It is apparent that changes in technology and demographics as well as economic uncertainties, have made more and more companies evolve at how they look at their workforce. They have become more open to the creation of a more flexible, blended workforce that allows them to expand or contract their use of highly skilled workers as the need arises.

This change in philosophy has been accelerated by the Covid-19 pandemic, which has shown that businesses can rely on employees who work at home remotely.

A Strategic Approach To An On-Demand Workforce

Due to changes that have occurred since 2000 and the recent influences of the Covid-19 pandemic, companies have had an opportunity to experiment on their workforce and it has caused a shift in the business model toward a strategic approach to the development of a new workforce –- an on-demand workforce. The new on-demand workforce relies on the digital talent technology platforms not only to utilize outside the company talent, but also to enhance hidden capabilities of their full-time employees.  Companies are discovering that if talent from outside the organization can enhance capability, then there is value to tapping the digital talent platforms to improve the capability of the embedded core of workers within a business.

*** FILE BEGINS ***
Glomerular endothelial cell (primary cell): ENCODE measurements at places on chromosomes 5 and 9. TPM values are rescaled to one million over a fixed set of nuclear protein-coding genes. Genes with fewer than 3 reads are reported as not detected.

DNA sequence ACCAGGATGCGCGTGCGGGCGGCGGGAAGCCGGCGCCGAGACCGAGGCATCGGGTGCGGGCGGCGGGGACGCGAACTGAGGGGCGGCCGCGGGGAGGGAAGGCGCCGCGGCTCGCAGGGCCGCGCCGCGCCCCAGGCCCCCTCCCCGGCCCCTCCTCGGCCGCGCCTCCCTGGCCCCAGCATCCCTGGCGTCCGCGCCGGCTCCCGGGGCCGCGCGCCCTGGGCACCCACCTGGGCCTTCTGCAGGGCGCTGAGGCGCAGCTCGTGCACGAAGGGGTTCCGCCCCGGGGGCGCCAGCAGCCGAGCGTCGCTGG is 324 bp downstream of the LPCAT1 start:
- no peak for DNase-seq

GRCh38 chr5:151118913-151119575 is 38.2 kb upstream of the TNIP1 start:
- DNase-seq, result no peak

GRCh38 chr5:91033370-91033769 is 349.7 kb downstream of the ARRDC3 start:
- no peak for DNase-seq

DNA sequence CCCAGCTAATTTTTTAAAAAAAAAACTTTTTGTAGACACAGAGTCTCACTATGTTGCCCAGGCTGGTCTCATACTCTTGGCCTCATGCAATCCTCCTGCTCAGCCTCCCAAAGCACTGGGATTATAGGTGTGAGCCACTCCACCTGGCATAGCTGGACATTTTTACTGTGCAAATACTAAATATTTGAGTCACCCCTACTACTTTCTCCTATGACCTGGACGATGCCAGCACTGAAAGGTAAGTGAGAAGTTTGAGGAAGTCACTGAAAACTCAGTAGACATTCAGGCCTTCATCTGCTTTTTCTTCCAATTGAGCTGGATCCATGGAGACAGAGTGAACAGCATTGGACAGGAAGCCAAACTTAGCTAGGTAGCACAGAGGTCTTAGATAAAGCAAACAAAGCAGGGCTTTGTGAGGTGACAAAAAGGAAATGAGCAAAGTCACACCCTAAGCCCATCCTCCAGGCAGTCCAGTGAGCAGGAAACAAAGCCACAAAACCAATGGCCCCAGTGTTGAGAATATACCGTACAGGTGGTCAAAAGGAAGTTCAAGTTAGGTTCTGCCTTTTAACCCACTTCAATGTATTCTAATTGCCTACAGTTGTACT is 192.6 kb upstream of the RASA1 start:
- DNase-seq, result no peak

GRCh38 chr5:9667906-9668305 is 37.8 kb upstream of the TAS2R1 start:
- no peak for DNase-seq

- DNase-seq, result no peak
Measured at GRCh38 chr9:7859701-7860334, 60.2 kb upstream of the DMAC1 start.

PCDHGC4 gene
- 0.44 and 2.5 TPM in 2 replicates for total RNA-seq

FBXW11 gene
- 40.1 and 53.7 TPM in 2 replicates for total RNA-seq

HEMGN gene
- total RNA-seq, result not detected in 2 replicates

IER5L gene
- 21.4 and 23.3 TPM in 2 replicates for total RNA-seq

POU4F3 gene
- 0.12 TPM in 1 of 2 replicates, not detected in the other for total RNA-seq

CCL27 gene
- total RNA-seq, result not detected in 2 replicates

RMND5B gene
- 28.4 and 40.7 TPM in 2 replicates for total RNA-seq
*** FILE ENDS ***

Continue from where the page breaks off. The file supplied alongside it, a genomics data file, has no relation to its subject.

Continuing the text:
Interviews with representatives from the talent platforms were also involved in the development of the Harvard report. These interviews have found that business clients of these platforms are showing a growing interest in hiring talent for one-off engagements with frontline managers and longer-term connection with senior management.